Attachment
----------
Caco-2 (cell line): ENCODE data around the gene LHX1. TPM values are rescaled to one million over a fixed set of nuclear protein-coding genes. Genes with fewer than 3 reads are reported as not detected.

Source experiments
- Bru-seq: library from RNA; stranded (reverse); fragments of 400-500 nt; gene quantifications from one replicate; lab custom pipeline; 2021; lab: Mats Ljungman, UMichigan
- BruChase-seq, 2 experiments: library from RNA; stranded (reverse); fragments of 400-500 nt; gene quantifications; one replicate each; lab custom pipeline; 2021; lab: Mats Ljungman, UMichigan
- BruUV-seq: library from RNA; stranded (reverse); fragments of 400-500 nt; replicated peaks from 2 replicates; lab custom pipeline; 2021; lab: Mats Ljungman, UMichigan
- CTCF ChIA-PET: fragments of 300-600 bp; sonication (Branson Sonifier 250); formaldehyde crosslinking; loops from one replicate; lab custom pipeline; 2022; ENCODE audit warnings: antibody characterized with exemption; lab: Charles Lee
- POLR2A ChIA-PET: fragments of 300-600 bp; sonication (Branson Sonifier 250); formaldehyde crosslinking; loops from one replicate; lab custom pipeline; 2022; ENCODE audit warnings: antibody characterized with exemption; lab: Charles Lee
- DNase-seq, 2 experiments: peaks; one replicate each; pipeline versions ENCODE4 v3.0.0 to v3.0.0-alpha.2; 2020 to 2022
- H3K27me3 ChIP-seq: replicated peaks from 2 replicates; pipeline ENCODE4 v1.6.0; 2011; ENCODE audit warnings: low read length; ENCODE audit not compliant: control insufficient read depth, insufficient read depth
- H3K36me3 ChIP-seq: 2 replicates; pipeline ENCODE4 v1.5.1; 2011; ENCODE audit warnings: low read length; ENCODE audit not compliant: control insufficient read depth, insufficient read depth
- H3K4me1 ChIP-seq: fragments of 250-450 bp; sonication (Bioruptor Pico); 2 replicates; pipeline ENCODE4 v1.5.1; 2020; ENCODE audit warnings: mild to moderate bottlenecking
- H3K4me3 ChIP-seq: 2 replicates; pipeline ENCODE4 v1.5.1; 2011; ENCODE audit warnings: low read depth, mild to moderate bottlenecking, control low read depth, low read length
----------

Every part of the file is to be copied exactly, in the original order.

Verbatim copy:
Caco-2 (cell line): ENCODE data around the gene LHX1. TPM values are rescaled to one million over a fixed set of nuclear protein-coding genes. Genes with fewer than 3 reads are reported as not detected.

Source experiments
- Bru-seq: library from RNA; stranded (reverse); fragments of 400-500 nt; gene quantifications from one replicate; lab custom pipeline; 2021; lab: Mats Ljungman, UMichigan
- BruChase-seq, 2 experiments: library from RNA; stranded (reverse); fragments of 400-500 nt; gene quantifications; one replicate each; lab custom pipeline; 2021; lab: Mats Ljungman, UMichigan
- BruUV-seq: library from RNA; stranded (reverse); fragments of 400-500 nt; replicated peaks from 2 replicates; lab custom pipeline; 2021; lab: Mats Ljungman, UMichigan
- CTCF ChIA-PET: fragments of 300-600 bp; sonication (Branson Sonifier 250); formaldehyde crosslinking; loops from one replicate; lab custom pipeline; 2022; ENCODE audit warnings: antibody characterized with exemption; lab: Charles Lee
- POLR2A ChIA-PET: fragments of 300-600 bp; sonication (Branson Sonifier 250); formaldehyde crosslinking; loops from one replicate; lab custom pipeline; 2022; ENCODE audit warnings: antibody characterized with exemption; lab: Charles Lee
- DNase-seq, 2 experiments: peaks; one replicate each; pipeline versions ENCODE4 v3.0.0 to v3.0.0-alpha.2; 2020 to 2022
- H3K27me3 ChIP-seq: replicated peaks from 2 replicates; pipeline ENCODE4 v1.6.0; 2011; ENCODE audit warnings: low read length; ENCODE audit not compliant: control insufficient read depth, insufficient read depth
- H3K36me3 ChIP-seq: 2 replicates; pipeline ENCODE4 v1.5.1; 2011; ENCODE audit warnings: low read length; ENCODE audit not compliant: control insufficient read depth, insufficient read depth
- H3K4me1 ChIP-seq: fragments of 250-450 bp; sonication (Bioruptor Pico); 2 replicates; pipeline ENCODE4 v1.5.1; 2020; ENCODE audit warnings: mild to moderate bottlenecking
- H3K4me3 ChIP-seq: 2 replicates; pipeline ENCODE4 v1.5.1; 2011; ENCODE audit warnings: low read depth, mild to moderate bottlenecking, control low read depth, low read length